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I am a father of three, and a long-time English teacher in New York. I have seen the benefits of early reading. The ease with which early readers adjust to school and the distinct advantage an early reader has at all levels of education are clear.


One of the blessings (and curses) of parenthood is knowing that the habits we instill in our children at an early age will percolate through adolescence and into adulthood. Children will be poised to deal with the challenges presented in any educational system.

Sharing a book is one of the easiest and most enjoyable ways parents can teach the kind of reading habits a child will need to be an early reader and lifelong lover of the written word. It is never too early to begin reading aloud.

Here are a few of the read-aloud practices that have been most effective with my own kids at home. Most of these strategies are geared toward emerging readers, but the strategies can be adjusted to meet the needs of readers at all levels.

Question! Question! Question!

Questions are the catalyst to curiosity, discovery, creativity, and inquiry. Questions are the basis for knowledge acquisition and the key to becoming self-reflective and introspective. Modeling the kind of questions a reader should ask is the key to developing the kind of reader who will better understand what they are reading.

Start with easy questions and move to more and more difficult questions as becomes more familiar with the book. Questions about colors, numbers, letters and words work well for younger children.

Questions about ideas, themes, allusions, structure, and the author’s craft work better for older kids. The answer to the question is never as important as the asking of the question itself – modeling the kind of questions that propel a reader through a text is the key idea here.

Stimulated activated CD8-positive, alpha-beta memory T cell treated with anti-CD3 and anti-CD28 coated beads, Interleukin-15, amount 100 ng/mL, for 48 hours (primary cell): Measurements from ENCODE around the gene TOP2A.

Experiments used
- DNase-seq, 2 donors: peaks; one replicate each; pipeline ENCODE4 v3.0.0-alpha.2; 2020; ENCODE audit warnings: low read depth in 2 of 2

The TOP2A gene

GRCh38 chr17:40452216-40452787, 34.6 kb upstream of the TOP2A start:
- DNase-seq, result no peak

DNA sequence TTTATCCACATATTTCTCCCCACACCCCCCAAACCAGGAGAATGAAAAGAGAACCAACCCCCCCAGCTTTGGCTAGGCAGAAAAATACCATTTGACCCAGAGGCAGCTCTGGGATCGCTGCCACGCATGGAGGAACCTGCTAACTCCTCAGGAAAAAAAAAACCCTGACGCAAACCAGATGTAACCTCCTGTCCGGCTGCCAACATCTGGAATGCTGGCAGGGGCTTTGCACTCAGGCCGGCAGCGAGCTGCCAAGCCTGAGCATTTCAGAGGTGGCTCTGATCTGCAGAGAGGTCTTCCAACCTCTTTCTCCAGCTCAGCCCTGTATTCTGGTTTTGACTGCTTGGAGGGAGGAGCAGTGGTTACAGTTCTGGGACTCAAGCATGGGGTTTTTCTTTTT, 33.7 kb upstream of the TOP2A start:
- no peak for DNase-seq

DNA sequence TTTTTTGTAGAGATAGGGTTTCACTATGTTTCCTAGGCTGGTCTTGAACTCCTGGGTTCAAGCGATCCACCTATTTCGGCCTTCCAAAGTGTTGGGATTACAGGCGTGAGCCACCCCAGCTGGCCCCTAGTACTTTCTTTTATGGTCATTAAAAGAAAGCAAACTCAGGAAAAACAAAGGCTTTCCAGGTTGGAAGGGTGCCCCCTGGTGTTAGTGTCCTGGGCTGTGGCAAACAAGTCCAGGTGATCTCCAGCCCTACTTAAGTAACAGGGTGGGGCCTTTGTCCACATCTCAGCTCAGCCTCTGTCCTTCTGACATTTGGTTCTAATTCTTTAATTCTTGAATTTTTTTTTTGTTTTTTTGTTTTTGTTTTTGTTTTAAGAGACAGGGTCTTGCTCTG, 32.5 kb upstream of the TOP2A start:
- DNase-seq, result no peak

The power of repetition

While reading a book again and again may seem a fruitless task to experienced readers, it is an essential task for young ones. The repetition of words, phrases, pictures, and moral lessons builds fluency, word recognition skills, and overall awareness. Repeat readings are vital if you are going to get the most out of your time together

Picture books are meant to be read many times. Take advantage of these books, which are designed to build young readers’ confidence.  After 10 or 15 times through “Goodnight Moon” my daughter, Ellie, was able to finish reading most of the sentences.

Although she is not technically reading, it is more rote memorization, Ellie is practicing and learning at her own pace in a low-stress environment. This is huge for an emergent reader.  With repetition, her brain begins to connect the letters on the page and the sounds of our voices as we read aloud.

Picture/ letter hunt “I’ll bet you can’t find . . .”

My kids and I love Dr. Seuss’ classic, “Wacky Wednesday.” The protagonist wakes up one morning to find that everything is all mixed up. Shoes are on walls, leaves on trees have changed colors, houses are missing front doors and traffic lights have reversed, red for go and green for stop! My kids love finding all of the wacky things wrong on each page.

This idea of hunting for things on the page can be applied to all books. Kids love to go on treasure hunts, and we can use this sense of innate curiosity to lift the level of their reading and get them utilizing good reading habits.